The five most common symptoms of electromagnetic hypersensitivity are:

  1. skin itch/rash/flushing/burning, and/or tingling

  2. confusion/poor concentration, and/or memory loss

  3. fatigue and weakness

  4. headache

  5. chest pain and heart problems

Less commonly reported symptoms include:

Nausea – (gastroesophageal reflux (GERD))

panic attacks

insomnia

seizures –  (“Neuro” – Parkinson’s – probably unrelated – but lack of studies – who knows)

ear pain/ringing in the ears

feeling a vibration

paralysis  – (Sometimes – Numbness)

dizziness

Electomagnetic Fields Produce More Potent Mycotoxins

Earlier this year I had the pleasure of conducting an interview with Dr. Dietrich Klinghardt, in which we discussed the impact of electromagnetic fields and radio waves on your body (among other things. The complete audio interview and transcript is available to all my Inner Circle members).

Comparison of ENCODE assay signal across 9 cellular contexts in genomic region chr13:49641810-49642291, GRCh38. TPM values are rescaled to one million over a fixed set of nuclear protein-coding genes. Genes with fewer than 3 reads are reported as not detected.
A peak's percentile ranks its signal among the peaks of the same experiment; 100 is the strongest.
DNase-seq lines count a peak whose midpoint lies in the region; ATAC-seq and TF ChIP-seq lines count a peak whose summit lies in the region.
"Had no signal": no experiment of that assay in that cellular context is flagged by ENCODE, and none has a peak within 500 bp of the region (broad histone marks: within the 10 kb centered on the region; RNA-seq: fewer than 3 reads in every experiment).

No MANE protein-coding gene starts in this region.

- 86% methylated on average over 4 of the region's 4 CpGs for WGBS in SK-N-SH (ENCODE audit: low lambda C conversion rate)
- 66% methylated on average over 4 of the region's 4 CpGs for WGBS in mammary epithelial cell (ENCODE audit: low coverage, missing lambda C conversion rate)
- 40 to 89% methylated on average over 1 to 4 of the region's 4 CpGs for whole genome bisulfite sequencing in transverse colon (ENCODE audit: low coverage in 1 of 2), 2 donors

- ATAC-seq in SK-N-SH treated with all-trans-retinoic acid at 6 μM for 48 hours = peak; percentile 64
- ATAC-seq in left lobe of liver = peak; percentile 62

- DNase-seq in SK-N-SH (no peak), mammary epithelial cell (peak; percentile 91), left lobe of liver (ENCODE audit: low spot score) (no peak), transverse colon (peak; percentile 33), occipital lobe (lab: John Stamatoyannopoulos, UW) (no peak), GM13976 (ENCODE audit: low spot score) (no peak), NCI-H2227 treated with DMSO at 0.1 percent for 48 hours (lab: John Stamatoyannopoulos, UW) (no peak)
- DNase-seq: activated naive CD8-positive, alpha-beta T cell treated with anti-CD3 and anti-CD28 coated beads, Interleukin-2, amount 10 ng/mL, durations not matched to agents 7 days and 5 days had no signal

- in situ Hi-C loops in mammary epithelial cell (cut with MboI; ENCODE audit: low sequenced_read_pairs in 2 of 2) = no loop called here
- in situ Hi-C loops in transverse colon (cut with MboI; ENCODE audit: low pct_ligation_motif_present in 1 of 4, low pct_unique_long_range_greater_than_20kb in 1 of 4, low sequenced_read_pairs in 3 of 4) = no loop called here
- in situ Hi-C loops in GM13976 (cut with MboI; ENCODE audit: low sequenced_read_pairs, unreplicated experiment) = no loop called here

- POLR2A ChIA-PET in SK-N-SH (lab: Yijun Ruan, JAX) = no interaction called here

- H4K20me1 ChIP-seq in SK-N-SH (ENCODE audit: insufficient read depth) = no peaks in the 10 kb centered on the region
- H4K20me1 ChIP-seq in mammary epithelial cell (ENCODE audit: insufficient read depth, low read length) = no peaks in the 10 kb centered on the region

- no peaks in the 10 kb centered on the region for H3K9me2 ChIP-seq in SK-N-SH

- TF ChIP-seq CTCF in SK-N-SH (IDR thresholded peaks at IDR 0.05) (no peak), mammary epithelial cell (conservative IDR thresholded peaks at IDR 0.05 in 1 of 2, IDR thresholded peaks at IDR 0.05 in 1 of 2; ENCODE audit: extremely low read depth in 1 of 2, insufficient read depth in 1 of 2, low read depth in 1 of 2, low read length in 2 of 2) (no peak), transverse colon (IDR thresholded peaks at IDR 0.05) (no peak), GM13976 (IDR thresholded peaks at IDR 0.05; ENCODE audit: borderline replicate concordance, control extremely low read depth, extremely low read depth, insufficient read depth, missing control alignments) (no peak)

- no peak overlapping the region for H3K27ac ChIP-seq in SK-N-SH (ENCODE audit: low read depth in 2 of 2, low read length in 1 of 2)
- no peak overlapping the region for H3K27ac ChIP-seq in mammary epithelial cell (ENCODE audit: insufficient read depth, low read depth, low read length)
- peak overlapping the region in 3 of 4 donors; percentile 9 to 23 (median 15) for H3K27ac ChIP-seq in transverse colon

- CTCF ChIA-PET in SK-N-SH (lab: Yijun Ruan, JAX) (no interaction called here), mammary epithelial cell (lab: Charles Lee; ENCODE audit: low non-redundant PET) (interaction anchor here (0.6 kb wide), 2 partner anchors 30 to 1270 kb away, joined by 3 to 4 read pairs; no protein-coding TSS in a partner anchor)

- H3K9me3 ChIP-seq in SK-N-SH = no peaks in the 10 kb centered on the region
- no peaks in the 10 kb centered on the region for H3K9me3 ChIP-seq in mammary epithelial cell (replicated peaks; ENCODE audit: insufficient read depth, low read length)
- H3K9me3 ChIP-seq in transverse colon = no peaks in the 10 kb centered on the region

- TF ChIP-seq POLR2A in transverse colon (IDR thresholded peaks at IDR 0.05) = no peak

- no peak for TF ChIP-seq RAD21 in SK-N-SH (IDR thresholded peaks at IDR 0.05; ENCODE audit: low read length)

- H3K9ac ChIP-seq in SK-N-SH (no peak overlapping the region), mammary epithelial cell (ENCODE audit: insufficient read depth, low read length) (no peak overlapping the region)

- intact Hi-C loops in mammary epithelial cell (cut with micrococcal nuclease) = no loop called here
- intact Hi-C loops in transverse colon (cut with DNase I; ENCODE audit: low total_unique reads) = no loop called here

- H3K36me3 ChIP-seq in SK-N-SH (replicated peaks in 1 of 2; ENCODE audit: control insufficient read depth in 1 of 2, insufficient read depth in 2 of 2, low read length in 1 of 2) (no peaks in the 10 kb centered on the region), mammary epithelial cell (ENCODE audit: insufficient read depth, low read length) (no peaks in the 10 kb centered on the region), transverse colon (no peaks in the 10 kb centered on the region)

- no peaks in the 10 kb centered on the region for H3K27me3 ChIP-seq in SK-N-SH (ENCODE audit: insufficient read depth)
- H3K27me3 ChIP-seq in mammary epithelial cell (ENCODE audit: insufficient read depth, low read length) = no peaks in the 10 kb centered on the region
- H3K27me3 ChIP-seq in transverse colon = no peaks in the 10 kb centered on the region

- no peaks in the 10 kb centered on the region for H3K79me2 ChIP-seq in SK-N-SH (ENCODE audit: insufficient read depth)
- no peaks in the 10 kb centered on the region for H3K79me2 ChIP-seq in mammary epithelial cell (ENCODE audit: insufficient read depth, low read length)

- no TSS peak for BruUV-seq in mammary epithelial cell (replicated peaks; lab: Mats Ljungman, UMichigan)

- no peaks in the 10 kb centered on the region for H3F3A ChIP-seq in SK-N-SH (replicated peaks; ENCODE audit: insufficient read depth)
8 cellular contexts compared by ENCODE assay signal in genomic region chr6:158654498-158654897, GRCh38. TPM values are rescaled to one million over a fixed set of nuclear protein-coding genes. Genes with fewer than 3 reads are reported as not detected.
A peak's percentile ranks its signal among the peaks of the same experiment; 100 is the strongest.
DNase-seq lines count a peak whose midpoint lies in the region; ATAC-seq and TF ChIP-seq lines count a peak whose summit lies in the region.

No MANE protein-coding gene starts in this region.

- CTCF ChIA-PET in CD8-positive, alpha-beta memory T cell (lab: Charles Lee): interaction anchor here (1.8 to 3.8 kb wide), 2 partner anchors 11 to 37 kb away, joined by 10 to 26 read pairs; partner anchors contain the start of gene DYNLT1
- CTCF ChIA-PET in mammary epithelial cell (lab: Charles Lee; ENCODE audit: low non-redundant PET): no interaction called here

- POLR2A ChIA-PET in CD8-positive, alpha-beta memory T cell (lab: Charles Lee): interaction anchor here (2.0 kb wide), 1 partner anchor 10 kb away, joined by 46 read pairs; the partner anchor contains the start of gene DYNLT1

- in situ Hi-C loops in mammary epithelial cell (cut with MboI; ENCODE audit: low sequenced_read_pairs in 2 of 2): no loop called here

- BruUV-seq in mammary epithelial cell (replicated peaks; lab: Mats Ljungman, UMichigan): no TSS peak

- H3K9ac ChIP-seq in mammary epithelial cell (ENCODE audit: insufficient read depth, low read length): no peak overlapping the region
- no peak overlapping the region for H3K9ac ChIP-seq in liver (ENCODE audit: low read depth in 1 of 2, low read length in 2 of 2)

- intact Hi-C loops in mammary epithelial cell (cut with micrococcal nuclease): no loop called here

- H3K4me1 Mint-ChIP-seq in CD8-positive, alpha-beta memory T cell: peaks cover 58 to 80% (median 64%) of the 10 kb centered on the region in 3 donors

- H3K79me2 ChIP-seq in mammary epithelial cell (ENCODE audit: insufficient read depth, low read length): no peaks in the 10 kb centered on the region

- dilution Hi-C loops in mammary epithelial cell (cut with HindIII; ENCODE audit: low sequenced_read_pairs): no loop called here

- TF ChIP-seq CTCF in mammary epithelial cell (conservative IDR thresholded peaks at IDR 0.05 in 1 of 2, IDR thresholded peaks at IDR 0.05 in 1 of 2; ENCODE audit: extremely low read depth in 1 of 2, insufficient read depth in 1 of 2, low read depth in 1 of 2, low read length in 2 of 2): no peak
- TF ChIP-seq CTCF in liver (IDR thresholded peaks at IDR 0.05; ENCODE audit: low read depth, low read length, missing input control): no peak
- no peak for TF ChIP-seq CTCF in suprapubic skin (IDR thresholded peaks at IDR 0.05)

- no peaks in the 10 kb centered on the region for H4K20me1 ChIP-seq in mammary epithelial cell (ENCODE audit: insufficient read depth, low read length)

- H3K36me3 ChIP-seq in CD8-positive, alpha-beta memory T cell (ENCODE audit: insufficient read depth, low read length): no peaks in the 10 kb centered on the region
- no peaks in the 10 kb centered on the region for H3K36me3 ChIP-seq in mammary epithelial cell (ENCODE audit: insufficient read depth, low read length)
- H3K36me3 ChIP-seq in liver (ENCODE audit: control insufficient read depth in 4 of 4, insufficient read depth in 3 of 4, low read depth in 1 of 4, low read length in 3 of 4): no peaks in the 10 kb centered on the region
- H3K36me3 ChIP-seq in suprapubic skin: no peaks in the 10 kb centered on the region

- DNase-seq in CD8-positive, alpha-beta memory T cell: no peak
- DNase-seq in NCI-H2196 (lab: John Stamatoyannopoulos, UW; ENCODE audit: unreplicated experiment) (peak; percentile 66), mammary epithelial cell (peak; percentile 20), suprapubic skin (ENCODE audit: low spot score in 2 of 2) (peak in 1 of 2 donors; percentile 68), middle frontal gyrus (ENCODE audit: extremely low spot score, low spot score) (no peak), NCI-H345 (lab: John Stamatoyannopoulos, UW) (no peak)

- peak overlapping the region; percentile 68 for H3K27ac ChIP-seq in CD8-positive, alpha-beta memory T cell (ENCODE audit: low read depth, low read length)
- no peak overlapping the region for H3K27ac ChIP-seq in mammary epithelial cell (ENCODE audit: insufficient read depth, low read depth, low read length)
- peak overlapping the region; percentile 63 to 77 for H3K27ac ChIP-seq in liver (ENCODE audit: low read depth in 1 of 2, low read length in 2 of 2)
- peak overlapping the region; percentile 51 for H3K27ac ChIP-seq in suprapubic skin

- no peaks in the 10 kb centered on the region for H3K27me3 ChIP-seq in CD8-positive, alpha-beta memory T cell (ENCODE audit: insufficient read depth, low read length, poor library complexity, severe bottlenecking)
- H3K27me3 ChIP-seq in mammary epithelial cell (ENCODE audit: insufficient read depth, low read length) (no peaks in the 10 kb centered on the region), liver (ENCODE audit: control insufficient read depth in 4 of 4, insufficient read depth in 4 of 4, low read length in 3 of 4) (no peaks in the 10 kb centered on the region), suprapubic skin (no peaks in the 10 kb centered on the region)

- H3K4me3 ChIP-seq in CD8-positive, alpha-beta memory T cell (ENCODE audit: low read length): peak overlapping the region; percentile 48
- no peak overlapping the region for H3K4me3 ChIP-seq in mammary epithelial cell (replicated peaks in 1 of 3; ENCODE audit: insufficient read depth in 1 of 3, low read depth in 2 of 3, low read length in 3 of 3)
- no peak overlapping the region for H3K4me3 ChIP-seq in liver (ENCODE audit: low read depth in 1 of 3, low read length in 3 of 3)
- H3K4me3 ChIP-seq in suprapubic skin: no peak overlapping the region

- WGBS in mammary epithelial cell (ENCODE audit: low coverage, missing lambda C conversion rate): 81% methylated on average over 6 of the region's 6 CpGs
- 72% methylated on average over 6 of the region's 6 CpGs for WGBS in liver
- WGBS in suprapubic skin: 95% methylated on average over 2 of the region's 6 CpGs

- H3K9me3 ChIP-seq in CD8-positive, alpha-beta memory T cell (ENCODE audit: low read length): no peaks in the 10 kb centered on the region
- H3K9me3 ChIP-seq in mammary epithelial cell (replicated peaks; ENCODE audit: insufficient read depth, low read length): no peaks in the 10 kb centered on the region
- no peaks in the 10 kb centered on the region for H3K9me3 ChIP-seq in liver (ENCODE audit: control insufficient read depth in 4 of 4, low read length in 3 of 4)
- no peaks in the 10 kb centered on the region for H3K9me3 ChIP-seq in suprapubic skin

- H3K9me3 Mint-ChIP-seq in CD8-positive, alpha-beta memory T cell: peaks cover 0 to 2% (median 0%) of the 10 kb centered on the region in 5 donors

Dr. Klinghardt reminded me that Dr. Robert Becker in his second important book Cross Currents that came out in the late 80s or early 90s found that when you expose a bacterial culture to abnormal electromagnetic fields, the bacteria believe they are being attacked by your immune system and start producing much more virulent toxinx as a protective mechanism.

01/11/2016 Are You Allergic to Wireless Internet?

http://articles.mercola.com/sites/articles/archive/2008/06/21/areyouallergictowirelessinternet

Klinghardt believes that it’s possible that some 50 percent of chronic infections are caused, and/or aggravated, by

electromagnetic field exposure, leading to syndromes like chronic fatigue, fibromyalgia and other chronic pain

syndromes.

In my Opinion (Barry Gumm) should have been titled – Radio Frequency Pollution – or Dirty Energy and not limited to this titled – 01/11/2016 Are You Allergic to Wireless Internet?

Dirty Energy by Professor Eric Pollard